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If you use a form of technology to run your business, then you’re probably aware of the term “disruptive technology.” It’s defined as any technology that can shift an entire industry, ultimately leaving other, related forms of technology obsolete in the wake of its adoption. Good examples of disruptive technology include: CDs replacing tape cassettes (and cassettes replacing record players), zip drives, USB ports, LEDs and many others.
Ever since Software as a Service (SaaS) became a business model, it hasn’t really experienced much disruption. The typically acquisition of software companies by bigger ones continues (case in point: Magento being purchased by Adobe in a recent, landmark transaction).
Since the inception of SaaS, new entrants have included XaaS, or Everything as a Service,and now, turning the point once again, is the newest model: Value as a Service (VaaS).
What is Value as a Service (VaaS)?
Value as a Service is a unique sector of the SaaS industry that’s built around a value-delivered and value-received model. For example, a repricing software for Amazon sellers that automates repricing across their online store to keep them in the “Buy Box” delivers an immediate and strong return on investment. It can be considered a VaaSmodel because it automatically adds value to any business using it. This, of course, is just one small example of qualifying services that fit into this model.
Common Identifiers of VaaS
To better understand how VaaS works here are some common identifiers that you can use to determine whether a software solution returns investment and delivers immediate value.
- Product delivers an immediate impact on value, like a repricing software service would.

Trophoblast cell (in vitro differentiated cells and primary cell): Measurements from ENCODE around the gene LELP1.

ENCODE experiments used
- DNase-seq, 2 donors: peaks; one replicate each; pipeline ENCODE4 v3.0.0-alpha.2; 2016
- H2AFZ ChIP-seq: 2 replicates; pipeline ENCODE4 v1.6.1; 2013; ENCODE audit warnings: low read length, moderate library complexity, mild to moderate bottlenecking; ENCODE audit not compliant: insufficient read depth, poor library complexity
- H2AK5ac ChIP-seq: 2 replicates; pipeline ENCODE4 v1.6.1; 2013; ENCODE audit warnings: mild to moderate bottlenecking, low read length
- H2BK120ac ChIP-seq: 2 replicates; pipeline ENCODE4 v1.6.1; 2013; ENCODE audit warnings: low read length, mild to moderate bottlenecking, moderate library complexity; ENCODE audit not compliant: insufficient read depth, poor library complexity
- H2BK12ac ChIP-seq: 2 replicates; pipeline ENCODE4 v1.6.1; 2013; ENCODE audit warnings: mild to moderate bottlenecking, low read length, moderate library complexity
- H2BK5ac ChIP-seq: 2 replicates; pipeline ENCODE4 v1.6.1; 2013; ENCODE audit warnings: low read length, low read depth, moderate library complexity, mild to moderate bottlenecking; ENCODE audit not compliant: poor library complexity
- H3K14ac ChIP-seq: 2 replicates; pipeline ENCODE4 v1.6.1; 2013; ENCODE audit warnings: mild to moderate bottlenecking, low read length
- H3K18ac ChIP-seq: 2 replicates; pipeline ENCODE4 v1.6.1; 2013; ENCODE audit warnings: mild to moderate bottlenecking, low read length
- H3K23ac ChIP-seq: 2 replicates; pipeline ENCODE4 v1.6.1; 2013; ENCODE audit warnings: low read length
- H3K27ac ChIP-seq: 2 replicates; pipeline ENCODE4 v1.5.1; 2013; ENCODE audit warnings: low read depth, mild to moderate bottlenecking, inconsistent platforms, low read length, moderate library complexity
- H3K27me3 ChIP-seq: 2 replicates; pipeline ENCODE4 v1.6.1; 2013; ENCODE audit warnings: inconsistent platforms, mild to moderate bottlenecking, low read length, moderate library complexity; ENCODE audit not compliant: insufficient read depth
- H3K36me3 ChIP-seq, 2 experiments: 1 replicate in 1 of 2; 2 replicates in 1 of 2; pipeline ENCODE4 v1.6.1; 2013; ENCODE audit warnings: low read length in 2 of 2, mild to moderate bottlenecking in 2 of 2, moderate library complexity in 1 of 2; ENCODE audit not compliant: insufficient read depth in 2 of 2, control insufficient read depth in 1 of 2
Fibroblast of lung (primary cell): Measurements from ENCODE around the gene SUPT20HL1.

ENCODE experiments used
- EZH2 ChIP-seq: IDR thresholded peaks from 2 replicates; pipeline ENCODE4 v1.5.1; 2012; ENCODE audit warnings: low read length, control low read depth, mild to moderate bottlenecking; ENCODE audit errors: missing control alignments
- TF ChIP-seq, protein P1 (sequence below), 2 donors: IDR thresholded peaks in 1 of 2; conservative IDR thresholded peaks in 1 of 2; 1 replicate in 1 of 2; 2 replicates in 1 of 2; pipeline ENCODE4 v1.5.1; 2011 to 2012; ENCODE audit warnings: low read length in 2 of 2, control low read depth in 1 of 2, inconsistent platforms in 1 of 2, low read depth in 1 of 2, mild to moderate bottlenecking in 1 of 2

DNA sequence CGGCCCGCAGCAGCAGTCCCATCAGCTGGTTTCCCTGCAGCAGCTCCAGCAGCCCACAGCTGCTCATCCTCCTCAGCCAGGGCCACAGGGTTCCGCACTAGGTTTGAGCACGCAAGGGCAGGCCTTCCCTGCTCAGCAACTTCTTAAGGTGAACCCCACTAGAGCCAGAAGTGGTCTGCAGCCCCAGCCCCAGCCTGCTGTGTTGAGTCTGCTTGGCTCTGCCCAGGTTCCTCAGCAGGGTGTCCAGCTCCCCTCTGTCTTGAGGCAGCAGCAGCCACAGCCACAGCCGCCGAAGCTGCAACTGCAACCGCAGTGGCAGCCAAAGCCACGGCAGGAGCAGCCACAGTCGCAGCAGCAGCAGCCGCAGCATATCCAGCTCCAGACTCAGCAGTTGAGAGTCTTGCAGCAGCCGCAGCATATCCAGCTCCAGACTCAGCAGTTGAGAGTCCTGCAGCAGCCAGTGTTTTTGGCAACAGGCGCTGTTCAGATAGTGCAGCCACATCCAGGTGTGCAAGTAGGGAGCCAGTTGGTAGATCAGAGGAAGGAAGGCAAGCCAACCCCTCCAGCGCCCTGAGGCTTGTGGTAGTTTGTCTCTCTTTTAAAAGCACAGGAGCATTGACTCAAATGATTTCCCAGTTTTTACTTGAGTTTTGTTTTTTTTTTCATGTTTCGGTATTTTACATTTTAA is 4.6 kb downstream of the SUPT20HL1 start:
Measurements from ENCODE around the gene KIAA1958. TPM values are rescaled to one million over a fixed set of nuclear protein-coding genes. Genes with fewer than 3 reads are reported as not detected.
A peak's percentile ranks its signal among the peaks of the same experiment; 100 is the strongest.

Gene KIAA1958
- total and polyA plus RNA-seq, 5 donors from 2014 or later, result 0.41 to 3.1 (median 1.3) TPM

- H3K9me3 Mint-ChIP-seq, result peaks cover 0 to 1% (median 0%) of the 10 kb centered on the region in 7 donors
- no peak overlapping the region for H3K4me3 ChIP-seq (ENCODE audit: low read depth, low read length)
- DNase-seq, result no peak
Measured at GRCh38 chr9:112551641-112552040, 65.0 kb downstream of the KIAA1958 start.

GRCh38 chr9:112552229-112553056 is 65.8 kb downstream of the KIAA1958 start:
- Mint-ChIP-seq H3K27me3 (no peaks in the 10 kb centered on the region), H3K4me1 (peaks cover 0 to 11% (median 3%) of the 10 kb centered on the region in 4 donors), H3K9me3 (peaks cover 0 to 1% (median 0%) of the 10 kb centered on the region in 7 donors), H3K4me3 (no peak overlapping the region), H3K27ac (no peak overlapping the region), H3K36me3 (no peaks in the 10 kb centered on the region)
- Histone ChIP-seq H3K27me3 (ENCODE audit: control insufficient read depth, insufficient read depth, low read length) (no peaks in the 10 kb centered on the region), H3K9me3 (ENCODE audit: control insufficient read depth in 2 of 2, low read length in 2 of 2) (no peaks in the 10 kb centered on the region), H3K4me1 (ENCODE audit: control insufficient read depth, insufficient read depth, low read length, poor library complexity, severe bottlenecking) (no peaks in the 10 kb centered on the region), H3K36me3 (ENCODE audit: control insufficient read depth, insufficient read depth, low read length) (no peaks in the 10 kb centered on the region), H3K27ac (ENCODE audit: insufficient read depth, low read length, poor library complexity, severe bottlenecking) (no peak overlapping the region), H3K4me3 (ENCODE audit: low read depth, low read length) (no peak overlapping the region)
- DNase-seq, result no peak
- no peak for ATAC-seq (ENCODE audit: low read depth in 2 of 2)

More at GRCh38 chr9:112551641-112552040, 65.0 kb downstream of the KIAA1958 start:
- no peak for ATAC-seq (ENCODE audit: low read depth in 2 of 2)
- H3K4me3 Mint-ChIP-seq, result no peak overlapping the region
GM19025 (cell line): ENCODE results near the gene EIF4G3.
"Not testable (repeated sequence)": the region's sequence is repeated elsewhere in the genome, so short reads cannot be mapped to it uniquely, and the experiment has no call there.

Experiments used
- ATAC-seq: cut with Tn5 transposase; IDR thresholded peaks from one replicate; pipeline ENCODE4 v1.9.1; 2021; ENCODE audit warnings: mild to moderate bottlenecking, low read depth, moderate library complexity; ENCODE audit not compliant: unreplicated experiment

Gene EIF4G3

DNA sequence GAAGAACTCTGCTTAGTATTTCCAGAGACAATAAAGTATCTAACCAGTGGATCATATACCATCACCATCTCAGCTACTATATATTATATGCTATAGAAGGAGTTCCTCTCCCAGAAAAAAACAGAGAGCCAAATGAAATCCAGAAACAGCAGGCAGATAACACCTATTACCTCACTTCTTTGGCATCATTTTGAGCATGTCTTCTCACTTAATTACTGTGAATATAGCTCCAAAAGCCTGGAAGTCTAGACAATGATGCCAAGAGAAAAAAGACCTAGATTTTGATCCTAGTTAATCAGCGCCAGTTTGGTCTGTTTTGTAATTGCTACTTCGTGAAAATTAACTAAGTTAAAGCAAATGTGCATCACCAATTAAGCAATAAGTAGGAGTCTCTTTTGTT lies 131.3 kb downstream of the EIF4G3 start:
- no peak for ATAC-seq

- Has case studies that back the immediate short term return on investment and long term model.
- Benefits the user and augments or enhances the value of the product or service they deliver to customers.
- Reduces the cost of doing business and helps the business owner improve return on investment.
These are just a few examples of how a VaaS model works and why it’s being embraced by business owners the world afar.
An Example of VaaS in Use
One of the better examples that can be offered of VaaS being put to use is Ready Cloud’s ecommerce CRM solution that connects multiple store channels online. Such a solution is centered on helping to improve the customer journey by giving the store owner a way to connect all the dots across their multiple sales channels. Built-in features help the owner immediately reduce cost while giving them the tools and automation they need to improve their customer service model, shipping and returns, all key components of running any successful online store.
How Online Businesses Benefit from VaaS
Technology and today’s SaaS systemsare designed to enhance and streamline our business efforts in the workplace. The VaaS model, however, veers from the traditional model. Where the SaaS model is centered on paying a monthly fee and getting to use the software to streamline processes or save money and reduce work hours to complete tasks, the VaaS model adds something more by giving the user an immediate return on their investment in the short and in the long term, while also providing a software solution that saves them time via automation.
Neither model is a bad choice for an ecommerce merchant. In most cases, though, they’ll find that a VaaS model helps them improve their bottom line while offering the convenience of automation that the world has grown to rely on with the SaaS model. It’s another exciting shift for software.